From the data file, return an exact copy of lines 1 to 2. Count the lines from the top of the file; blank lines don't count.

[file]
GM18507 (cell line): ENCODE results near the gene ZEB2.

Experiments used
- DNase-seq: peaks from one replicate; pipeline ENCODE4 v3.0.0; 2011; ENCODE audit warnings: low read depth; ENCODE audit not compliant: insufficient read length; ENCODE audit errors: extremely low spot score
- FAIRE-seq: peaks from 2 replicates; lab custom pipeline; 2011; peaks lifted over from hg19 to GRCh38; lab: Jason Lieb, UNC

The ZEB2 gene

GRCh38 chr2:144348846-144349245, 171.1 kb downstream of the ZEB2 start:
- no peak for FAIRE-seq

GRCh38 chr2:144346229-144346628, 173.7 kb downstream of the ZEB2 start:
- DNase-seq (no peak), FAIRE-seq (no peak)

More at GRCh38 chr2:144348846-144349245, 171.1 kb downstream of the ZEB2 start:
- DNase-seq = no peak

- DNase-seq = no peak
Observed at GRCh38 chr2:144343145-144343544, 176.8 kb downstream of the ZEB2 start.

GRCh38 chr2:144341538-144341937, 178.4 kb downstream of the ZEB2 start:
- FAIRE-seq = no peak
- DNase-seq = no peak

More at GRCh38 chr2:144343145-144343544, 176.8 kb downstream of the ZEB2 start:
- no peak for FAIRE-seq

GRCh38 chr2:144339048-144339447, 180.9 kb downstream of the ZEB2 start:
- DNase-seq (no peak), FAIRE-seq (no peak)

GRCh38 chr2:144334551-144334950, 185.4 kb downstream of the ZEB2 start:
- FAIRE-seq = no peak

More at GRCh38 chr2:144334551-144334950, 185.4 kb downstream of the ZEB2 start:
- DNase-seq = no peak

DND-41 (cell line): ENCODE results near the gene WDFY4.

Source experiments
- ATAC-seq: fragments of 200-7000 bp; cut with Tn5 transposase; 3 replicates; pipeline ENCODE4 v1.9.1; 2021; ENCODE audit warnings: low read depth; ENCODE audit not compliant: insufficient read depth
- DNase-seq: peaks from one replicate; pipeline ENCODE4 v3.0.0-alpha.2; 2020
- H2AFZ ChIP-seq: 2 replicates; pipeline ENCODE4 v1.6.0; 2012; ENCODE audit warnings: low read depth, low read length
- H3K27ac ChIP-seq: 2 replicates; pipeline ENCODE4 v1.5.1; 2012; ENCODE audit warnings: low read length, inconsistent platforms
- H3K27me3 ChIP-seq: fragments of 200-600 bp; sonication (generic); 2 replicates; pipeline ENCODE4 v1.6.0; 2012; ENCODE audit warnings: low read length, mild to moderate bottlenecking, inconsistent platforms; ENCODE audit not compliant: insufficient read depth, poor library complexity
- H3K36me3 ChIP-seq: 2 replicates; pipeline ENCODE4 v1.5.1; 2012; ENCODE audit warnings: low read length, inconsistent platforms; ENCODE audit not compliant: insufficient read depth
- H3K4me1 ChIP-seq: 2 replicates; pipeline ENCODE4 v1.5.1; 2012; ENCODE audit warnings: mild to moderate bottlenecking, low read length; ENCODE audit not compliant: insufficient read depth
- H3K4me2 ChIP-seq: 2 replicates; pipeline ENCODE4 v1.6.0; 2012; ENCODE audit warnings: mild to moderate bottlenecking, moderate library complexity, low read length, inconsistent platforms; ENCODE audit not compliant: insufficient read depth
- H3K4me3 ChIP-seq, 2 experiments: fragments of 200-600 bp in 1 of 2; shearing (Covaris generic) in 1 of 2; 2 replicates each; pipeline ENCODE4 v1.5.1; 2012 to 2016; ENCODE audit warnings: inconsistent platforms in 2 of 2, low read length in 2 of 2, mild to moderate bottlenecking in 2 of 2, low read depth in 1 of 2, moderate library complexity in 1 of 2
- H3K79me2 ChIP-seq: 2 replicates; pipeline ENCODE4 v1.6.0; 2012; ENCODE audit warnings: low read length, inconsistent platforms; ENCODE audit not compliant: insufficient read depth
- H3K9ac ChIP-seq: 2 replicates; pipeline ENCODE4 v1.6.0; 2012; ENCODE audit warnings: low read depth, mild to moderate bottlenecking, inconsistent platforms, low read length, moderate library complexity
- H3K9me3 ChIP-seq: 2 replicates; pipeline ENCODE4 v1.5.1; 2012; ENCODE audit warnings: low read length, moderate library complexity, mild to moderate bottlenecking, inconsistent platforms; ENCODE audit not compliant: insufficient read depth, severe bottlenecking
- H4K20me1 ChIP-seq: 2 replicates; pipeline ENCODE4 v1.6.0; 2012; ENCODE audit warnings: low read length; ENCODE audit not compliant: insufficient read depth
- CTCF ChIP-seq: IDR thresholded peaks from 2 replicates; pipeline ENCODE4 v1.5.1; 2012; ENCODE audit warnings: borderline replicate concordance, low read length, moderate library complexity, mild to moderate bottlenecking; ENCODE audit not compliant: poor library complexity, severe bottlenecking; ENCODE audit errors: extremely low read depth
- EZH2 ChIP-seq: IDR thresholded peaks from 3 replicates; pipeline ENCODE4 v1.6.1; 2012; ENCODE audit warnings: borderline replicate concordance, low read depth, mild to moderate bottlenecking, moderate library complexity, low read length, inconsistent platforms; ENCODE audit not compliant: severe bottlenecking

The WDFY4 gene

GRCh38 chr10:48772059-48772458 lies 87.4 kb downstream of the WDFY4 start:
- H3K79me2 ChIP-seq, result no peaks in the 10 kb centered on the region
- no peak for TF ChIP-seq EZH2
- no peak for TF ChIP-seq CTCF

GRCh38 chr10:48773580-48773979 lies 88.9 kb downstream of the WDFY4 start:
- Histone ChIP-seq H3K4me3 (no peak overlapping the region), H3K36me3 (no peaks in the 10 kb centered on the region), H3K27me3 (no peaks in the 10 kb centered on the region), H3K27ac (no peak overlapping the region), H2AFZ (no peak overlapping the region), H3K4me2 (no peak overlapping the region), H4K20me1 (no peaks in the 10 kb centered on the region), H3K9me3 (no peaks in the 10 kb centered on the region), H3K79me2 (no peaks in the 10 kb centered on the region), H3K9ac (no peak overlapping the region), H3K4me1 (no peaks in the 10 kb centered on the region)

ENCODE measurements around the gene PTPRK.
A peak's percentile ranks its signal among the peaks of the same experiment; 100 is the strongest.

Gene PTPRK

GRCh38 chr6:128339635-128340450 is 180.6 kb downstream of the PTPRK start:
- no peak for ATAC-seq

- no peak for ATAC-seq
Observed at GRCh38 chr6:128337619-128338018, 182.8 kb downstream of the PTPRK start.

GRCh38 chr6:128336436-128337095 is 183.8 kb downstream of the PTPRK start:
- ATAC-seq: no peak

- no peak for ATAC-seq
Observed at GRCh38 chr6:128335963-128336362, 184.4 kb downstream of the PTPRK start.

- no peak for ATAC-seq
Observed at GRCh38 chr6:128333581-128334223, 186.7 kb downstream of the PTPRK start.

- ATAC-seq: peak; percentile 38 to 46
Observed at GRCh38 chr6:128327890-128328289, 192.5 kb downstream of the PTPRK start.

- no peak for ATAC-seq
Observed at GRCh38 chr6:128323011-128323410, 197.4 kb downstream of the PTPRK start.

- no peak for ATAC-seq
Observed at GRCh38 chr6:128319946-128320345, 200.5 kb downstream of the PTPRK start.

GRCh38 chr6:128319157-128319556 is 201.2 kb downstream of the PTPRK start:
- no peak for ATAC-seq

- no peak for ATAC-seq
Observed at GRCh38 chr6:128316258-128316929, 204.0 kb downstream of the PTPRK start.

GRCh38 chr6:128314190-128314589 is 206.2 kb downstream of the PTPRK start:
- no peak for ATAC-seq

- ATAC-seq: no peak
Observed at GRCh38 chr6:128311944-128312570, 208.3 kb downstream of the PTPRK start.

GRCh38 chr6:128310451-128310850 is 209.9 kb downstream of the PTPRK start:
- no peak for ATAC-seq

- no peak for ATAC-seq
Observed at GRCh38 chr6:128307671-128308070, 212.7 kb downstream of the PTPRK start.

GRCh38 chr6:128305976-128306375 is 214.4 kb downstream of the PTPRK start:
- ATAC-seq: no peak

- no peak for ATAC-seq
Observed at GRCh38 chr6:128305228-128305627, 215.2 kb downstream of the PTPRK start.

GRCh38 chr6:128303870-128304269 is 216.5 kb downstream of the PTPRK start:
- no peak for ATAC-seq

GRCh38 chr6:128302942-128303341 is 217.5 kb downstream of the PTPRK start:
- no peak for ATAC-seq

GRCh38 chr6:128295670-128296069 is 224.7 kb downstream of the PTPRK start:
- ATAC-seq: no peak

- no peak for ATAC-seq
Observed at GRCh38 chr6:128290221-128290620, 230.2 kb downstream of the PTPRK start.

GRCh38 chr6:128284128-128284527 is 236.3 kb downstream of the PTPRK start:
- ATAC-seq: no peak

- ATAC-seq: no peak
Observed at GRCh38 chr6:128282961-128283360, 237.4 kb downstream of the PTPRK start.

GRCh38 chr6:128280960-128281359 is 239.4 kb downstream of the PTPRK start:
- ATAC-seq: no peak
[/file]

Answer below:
GM18507 (cell line): ENCODE results near the gene ZEB2.

Experiments used